has expanded from five chapters in the
original proposal to twelve chapters,
now weighs about eight pounds. No
one yet knows the approximate weigh-
in of the completed version scheduled
for release in autumn 1996, but there is
good reason for the heftiness. The
manual supports a user-friendly
computer program that will allow an
Extension agent or producer to design
dairy systems with the click of a
Clark Garland of the University of
Tennessee Agricultural Extension
Service and Steve Isaacs of the
University of Kentucky are coordinat-
ing the landmark interdisciplinary,
multi-state training program. A model
of cooperation, the project utilized 25
trainers and more than 100 farmers,
Extension agents and other agricultural.
leaders to produce the ultimate guide
to developing customized sustainable
Using a computer in the agent's
office or a laptop at the producer's
kitchen table, the agent and farmer can
answer questions about the current
dairy operation and the desired
changes. The program will automati-
cally configure the economic and other
data in the new system as it is being
designed. In fact, the software is so
sophisticated that if a change is later
made in something, such as the
number of stalls in a barn, it will
recalculate the entire system. Topics
include forage systems, milking
centers, farmstead planning, financial
management, labor recommendations,
feeding, manure management and
The material for both the software
and the manual is being developed and
refined during actual pilot teaching
sessions. To date, the cooperators have
introduced the manual and software to
450 dairy farm families. They also are
developing intensive farm management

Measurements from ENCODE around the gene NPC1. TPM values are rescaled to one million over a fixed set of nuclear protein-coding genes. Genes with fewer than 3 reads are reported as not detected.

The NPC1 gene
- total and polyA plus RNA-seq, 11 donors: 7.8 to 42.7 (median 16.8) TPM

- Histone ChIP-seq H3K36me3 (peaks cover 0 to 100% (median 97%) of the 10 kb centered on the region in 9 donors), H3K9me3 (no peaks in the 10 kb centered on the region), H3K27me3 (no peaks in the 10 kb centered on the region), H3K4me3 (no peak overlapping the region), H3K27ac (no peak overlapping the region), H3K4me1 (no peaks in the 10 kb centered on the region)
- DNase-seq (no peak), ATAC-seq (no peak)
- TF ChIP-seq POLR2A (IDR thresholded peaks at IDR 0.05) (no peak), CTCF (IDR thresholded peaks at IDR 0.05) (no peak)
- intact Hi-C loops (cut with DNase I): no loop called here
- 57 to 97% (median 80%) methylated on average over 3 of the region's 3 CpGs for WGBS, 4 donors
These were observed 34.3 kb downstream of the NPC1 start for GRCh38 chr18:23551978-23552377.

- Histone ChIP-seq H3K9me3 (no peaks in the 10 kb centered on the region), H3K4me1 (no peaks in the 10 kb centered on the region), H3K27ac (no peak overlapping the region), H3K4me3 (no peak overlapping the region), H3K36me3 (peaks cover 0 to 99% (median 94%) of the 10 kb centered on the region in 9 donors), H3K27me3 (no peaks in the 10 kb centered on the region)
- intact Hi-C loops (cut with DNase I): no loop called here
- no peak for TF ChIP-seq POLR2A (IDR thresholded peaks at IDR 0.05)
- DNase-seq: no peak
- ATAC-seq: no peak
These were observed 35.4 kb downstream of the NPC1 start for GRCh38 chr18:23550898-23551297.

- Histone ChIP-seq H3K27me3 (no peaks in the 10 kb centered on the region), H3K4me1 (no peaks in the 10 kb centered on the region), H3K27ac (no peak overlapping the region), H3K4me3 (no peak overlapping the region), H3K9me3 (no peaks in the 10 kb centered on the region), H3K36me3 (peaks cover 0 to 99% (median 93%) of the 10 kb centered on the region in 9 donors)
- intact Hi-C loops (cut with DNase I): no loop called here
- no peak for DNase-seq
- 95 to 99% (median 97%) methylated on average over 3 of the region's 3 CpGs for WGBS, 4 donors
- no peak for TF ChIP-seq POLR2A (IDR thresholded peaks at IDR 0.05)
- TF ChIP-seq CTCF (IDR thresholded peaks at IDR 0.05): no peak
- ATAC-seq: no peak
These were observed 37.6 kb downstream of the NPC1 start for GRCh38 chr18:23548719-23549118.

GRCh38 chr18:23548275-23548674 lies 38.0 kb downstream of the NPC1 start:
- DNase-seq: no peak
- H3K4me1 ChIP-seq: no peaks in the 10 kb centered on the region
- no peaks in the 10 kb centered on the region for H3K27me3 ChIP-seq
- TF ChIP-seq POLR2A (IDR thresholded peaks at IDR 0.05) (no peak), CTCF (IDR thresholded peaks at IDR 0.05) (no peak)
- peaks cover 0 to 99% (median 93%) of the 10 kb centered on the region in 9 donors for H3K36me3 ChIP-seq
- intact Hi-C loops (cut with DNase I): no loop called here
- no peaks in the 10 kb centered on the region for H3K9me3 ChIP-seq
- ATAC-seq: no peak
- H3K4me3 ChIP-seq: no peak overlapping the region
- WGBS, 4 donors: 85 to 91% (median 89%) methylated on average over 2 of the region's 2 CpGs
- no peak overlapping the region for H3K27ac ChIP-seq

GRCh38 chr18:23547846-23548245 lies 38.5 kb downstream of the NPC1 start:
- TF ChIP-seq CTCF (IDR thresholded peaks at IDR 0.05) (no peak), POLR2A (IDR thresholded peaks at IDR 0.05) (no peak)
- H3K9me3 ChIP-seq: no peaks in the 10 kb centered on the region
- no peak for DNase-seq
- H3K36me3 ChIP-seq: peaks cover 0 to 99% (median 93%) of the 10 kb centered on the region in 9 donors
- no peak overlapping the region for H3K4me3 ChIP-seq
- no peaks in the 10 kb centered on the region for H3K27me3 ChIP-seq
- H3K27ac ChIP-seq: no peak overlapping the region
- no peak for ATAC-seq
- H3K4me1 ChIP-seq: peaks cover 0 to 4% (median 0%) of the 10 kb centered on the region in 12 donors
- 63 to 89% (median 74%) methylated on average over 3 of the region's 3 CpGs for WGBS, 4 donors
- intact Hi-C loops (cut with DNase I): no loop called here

plans and financial plans with at least
110 farm families in Kentucky and
Lee : I of we
who owns a w born. If
cow dairy and also raises
, .- . and - .. on..
res, is shown at a
sion Area "
erd to a w herd,"
T sze of your barn,
Joe Mckenzie, Extension Leader for
Rutherford County, TN, was dubious
about giving up three days of work to
attend one of the sessions.
"After 26 years in the business, I
don't get excited about much any-
more," he recalls. "But that three-day
training is the best compilation of
materials I have seen in a long time. It
will be useful for younger agents who
don't have a large bank of experiences
to draw upon. It will also be useful for
evaluating manure management and
grazing management systems.
would ... '- .': '
; ,; b <
S need to make a
S' ave to base it or
nbiased advice, not advice
rom a salesman," he
what an '
South how to get
out of it for least
"In my career, this is the first time I
recall a joint effort of this magnitude
between two states. I really appreci-
ated it, and I heard other agents saying
the same thing."
When completed, one copy of the
software and the manual will be sent
to each dairy county in Tennessee and
Kentucky and to 1890 and 1862 land-
grant universities in the Southern
For more information request the
report on Project LST94-4.
t. rarlgelarn mn, ,gemenT sk ls
1 \ [hen new Extension agents in
Texas are bombarded with
questions about stocking rates and
forage monitoring, they find out how
little they know about a subject area
crucial to their clients. Rangeland
management is not covered in animal
science or agricultural education
curricula. That educational shortage is
becoming even more crucial now that
ranchers are looking to reduce variable
costs such as chemical applications for
woody plant control.
J. F. Cadenhead and Richard
Teague of the Texas A&M Research
and Extension Center in Vernon
designed a crash course in rangeland
management to address that knowl-
edge gap. The course consisted of
three workshops held on working
lan DeRamus of the Univer
sity of Southwestern Louisi-
ana began with a survey of what
would-be graziers wanted to learn